The objective of this study was to evaluate the effects of water deficit on photosynthetic and growth charac-teristics in parental genotypes of RILs of M. truncatula at flowering and end of lifecycle stages. This as well as similar investigations can lead to the selection of more than one appropriate RIL population useful for the analysis of genetic determinism to drought.  Furthermore, knowledge obtained by studying M. truncatula can be transferred to other legumes.


 MATERIALS AND METHODS

Plant material and experimental conditions

Ten parental lines of M. truncatula recombinant inbred lines (RILs) collected in different regions that varied in soil composition, salinity and water availability were used in this study. These lines were intercrossed in order to provide useful material for the analysis of genetic determinism of traits of agronomical interest (Figure 1). These lines are DZA315.16 and DZA45.5 from Algerian populations, Jemalong A17 from the Australian collection, F83005.5 line from the Var region in France, A20 line of Moroccan origin and Tunisian lines TN1.11, TN1.21, TN8.3, TN8.20 and TN6.18 collected respectively from Enfidha (TN1), Soliman (TN8) and Thala (TN6) sites. The nomenclature of local lines includes “TN” to signal their Tunisian origin, the first number to refer to their collection site, and the second number is added to indicate the number of the pod.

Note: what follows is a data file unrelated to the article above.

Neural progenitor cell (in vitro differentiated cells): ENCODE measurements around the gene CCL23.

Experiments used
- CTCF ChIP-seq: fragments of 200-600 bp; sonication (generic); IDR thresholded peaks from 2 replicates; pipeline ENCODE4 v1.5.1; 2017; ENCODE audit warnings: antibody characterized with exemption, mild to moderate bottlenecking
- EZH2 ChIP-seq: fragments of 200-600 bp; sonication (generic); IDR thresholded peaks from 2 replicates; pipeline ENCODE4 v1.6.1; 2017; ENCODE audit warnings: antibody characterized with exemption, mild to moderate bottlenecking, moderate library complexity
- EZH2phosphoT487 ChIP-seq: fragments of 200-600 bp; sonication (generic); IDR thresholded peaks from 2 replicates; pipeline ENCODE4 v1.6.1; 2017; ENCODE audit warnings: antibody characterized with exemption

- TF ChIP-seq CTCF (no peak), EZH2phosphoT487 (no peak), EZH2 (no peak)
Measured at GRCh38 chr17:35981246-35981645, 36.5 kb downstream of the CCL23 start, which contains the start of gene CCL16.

The experiment was performed under greenhouse conditions at the Centre of Biotechnology of Borj Cedria (CBBC) in the Tunisian winter of 2012. Because the seeds of M. truncatula are dormant, a mechanical scarification was carried out by using sandpaper Q600. Once the seeds were scarified, they were directly transplanted into black pots (diameter = 17 cm; deep = 13cm) containing two liters of sandy loam soil (Rouached et al., 2013) consisting of (cmol kg-1 dry soil) 0.23 Na+, 0.94 K+, 0.64 Ca2+, and 0.05 Cl, and (g kg–1 dry soil) 0.23 P2O5 and 0.44 total nitrogen. The pH and the electrical conductivity of the aqueous extract (1/10) were 6.68 and 0.05 dS m–1 respectively, with three seeds per pot. At the stage of the sixth leaf all the plants were removed while only a single plant per pot was kept for treatments. Lines were grown in a randomized complete block design. Eight replicates per line and per treatment were used. Plants were submitted to three water regimes (i) control treatment without water deficit where the soil is maintained at 100% field capacity (FC), (ii) moderate (50% FC) and severe (30% FC) water deficit which were applied 21 days after seed germination. The equivalent soil moisture was determined by the method of Bouyoucos (1983). Watering of plants was done every two days using a nutrient solution (Hewitt, 1966). To maintain the constant water regime during the culture period, the amount of water absorbed by the plant or lost by evaporation was compensated regularly every two days for each level of irrigation. This quantity was determined in advance, for each pot and weighed to calculate the weight lost from the initial weight (soil in pot without any plants) for each treatment, and this difference corresponded to the amount of water lost. Eight replicates of each genotype were harvested at flowering time and eight replicates at the end of their lifecycle.